SACU is increasingly engaged in bilateral free trade agreements with foreign trading partners, not least because it constitutes a single customs offence with South Africa as a force economy: negotiations to launch a free trade agreement (FTA) between the United States and the five members of the Southern African Customs Union (SACU) (Botswana Lesotho, Namibia, South Africa and Swaziland) began on 3 June 2003. In April 2006, negotiators suspended the Free Trade Agreement negotiations and launched a new work programme to strengthen trade and investment relations with a free trade agreement as a long-term goal. A possible free trade agreement would eliminate tariffs over time, reduce or eliminate non-tariff barriers, liberalize trade in services, protect intellectual property rights and provide technical assistance to help SACU countries achieve the objectives of the agreement. This potential agreement would be subject to congressional approval. This report will be updated during the negotiations. In Article 27, the contracting parties confirm that they will endeavour to broaden the scope of this agreement in order to further liberalize trade in services. The trade agreement between the South African Customs Union (SACU) and the European Free Trade Association (EFTA) is a free trade agreement signed in 2006 and entered into force on 1 May 2008. It comprises 9 countries: 4 are EFTA members (Iceland, Liechtenstein, Norway and Switzerland) and 5 are saCU members (Botswana, Lesotho, Namibia, South Africa and Swaziland). The aim of the agreement is to deepen relations between the parties, create favourable conditions for trade and promote economic integration and social development in SACU Member States, with the support of EFTA. SACU is the Second largest trading partner of the United States in Africa, after Nigeria, whose exports are almost exclusively petroleum products. In total, SACU is the 33rd largest trading partner of the United States. Imports from SACU amounted to $10.0 billion in 2007, an increase of 33% over 2005 and an increase of 169% over 19974.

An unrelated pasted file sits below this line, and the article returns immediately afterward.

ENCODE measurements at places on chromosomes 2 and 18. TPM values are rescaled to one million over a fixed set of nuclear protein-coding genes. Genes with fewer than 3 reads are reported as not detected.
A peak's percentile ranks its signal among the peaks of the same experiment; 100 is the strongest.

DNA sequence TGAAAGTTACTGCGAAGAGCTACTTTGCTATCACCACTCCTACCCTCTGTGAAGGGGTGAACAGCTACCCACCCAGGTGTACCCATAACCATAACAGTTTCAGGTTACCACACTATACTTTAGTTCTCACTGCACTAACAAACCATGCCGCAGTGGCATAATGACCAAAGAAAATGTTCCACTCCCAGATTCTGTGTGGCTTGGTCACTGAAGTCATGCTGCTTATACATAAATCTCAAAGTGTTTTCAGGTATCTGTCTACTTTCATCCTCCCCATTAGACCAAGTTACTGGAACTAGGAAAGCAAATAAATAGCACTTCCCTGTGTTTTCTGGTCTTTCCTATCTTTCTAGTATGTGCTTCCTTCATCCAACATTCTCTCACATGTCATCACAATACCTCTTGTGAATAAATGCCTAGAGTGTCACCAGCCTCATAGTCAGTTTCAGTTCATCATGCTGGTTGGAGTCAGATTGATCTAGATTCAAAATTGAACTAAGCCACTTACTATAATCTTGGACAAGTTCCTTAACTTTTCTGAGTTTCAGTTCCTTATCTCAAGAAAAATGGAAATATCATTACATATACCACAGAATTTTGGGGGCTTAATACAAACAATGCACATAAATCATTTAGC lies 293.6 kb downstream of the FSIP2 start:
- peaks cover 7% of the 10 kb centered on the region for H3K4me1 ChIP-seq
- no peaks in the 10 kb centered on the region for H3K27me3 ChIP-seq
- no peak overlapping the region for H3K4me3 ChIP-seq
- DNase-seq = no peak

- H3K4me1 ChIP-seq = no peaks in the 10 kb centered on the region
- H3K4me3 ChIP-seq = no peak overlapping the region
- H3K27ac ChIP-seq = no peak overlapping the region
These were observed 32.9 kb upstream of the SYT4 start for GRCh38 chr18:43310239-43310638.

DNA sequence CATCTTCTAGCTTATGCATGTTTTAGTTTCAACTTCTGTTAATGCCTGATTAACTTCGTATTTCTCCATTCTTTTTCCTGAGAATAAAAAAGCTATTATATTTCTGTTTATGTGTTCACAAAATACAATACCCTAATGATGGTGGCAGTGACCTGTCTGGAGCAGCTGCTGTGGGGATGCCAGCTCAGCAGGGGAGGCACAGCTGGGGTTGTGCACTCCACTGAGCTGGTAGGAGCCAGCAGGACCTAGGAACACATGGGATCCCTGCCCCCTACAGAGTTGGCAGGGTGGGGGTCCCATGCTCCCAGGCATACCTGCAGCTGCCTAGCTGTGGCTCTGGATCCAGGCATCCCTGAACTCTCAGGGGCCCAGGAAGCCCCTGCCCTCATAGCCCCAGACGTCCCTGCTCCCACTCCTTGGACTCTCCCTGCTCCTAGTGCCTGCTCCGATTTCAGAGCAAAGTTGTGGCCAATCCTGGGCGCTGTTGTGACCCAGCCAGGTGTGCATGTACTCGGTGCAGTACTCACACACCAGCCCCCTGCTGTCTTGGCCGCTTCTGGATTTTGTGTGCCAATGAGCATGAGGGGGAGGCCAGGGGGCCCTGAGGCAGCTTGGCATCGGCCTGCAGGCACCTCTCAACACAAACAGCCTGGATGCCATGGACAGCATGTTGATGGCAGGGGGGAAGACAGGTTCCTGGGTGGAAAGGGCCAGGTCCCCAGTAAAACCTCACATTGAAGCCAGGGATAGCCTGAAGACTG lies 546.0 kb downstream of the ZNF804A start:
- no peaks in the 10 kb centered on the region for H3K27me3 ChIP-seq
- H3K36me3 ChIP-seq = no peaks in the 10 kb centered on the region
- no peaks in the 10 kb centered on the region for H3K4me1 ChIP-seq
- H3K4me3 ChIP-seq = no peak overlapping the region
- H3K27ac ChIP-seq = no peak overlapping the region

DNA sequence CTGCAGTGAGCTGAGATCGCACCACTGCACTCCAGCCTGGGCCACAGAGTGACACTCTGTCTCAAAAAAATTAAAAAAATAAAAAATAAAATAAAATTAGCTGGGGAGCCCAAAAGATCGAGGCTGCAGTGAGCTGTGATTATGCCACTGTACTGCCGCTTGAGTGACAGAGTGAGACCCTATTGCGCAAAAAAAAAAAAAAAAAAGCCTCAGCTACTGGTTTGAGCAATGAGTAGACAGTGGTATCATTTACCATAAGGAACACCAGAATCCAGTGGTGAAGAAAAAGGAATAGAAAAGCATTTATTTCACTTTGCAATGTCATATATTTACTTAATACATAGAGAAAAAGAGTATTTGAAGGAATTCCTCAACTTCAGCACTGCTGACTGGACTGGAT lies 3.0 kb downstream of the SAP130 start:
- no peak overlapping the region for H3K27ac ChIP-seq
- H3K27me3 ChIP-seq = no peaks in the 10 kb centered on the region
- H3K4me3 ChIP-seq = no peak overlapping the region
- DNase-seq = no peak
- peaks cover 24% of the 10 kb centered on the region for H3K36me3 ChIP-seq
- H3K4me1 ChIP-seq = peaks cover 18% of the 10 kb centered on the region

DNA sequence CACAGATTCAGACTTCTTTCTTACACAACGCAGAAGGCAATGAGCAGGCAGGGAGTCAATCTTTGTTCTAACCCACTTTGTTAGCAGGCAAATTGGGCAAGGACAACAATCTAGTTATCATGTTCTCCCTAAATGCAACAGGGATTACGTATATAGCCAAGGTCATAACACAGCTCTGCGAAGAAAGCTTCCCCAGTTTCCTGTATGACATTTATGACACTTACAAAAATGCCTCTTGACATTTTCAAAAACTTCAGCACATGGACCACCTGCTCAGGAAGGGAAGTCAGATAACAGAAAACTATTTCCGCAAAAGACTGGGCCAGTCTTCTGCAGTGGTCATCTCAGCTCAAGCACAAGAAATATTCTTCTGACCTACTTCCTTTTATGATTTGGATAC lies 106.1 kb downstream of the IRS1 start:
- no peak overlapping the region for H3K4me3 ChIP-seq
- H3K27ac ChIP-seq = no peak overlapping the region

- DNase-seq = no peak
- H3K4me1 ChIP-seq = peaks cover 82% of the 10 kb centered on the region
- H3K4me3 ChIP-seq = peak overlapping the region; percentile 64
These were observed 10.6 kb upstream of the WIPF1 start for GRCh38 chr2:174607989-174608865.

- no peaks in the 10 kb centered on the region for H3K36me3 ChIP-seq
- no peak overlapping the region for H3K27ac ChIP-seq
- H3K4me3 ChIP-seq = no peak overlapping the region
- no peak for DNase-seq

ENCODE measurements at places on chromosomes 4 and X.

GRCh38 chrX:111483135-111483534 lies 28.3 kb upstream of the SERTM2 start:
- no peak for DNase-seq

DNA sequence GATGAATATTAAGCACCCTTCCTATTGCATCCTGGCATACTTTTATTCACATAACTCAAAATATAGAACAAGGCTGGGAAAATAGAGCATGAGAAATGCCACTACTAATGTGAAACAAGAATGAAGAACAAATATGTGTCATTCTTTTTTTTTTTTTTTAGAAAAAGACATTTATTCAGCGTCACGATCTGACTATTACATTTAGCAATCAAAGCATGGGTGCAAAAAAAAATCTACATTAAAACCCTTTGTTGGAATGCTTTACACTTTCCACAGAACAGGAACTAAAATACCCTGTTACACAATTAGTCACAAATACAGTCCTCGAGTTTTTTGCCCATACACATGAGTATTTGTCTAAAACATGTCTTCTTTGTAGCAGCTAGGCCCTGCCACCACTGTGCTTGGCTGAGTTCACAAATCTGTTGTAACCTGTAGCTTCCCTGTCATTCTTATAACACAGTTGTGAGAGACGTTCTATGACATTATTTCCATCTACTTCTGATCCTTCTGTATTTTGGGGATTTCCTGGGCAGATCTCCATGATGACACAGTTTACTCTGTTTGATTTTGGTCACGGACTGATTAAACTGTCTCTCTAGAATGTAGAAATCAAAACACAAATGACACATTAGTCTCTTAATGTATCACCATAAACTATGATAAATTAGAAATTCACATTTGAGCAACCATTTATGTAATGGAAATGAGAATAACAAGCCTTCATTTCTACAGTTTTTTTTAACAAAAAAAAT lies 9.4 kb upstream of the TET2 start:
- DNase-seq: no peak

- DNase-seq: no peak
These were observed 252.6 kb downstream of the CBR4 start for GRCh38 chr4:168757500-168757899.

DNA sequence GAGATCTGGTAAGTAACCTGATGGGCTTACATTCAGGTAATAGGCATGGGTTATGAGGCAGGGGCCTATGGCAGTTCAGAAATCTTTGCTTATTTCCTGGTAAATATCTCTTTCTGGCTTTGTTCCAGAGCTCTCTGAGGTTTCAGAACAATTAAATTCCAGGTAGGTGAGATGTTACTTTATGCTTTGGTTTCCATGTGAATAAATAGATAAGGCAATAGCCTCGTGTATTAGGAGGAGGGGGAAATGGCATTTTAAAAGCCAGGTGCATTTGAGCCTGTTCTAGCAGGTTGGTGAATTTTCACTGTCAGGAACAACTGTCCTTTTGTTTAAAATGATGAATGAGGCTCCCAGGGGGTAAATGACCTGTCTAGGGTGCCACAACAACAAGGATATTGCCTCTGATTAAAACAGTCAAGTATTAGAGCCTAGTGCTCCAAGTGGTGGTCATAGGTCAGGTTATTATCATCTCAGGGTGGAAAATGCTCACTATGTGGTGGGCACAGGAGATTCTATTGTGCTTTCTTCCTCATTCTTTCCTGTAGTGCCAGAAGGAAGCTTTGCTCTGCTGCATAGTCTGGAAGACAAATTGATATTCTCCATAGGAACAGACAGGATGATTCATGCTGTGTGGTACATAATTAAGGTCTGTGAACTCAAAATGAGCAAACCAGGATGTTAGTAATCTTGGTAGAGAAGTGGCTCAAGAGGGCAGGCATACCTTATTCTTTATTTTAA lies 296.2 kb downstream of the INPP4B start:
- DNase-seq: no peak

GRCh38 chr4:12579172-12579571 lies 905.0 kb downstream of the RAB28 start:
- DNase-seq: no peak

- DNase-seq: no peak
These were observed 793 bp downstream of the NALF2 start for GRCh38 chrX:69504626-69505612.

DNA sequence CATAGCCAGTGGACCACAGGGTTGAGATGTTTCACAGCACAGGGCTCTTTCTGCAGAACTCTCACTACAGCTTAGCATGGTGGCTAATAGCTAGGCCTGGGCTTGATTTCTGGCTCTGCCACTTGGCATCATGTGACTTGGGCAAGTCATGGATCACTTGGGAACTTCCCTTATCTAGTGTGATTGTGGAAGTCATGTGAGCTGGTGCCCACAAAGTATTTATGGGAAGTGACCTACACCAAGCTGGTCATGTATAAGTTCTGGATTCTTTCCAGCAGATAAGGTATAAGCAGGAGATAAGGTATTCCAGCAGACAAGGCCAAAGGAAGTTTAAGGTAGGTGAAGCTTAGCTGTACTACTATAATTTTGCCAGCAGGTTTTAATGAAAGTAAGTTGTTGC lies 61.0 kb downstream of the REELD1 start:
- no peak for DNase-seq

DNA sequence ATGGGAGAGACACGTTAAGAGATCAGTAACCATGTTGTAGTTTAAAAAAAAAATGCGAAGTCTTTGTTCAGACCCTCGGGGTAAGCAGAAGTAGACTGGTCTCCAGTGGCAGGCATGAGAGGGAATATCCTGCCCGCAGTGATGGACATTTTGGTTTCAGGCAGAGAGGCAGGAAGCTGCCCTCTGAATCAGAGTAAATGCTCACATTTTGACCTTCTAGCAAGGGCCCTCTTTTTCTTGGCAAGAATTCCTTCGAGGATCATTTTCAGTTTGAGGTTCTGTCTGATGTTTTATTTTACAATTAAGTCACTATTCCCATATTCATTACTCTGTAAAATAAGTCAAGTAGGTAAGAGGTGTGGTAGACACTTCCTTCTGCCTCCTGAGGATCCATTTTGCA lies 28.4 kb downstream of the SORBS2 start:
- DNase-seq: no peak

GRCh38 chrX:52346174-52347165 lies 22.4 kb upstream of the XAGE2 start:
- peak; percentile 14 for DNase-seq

Major U.S. exports to the region include aircraft, automobiles, computers, medical devices, construction machinery and agricultural machinery. The 2007 trade deficit with SACU was $4.4 billion. The interesting thing about the statistics is that trade flows are relatively reciprocal — Africa sells to China a little less than what China sells to Africa. In 2017, Angola was the largest exporter to China, followed by South Africa and the Republic of Congo. In contrast, South Africa was the largest buyer of Chinese products, followed by Nigeria and Egypt. As you can see, China has put in place diplomatic and tax incentives to encourage African companies to trade with China, which remains a market that wants to consume. African products are welcome in China and there is huge growth potential. Trade in agricultural commodities is covered by bilateral agreements between each EFTA state and SACU. These agreements, which are part of the free trade area`s instruments, are also asymmetrical and allow SACU to improve preferential treatment in EFTA markets, beyond existing preferential regimes.
(Agricultural agreement between Iceland and SACU, agricultural agreement between Norway and SACU and agricultural agreement between Switzerland and SACU). As part of the agreement, the parties grant and guarantee adequate, effective and non-discriminatory protection of intellectual property rights (patents, copyrights, commercial drawings, undisclosed information, geographical indications) and guarantee the application of these rights against infringements (counterfeiting, piracy).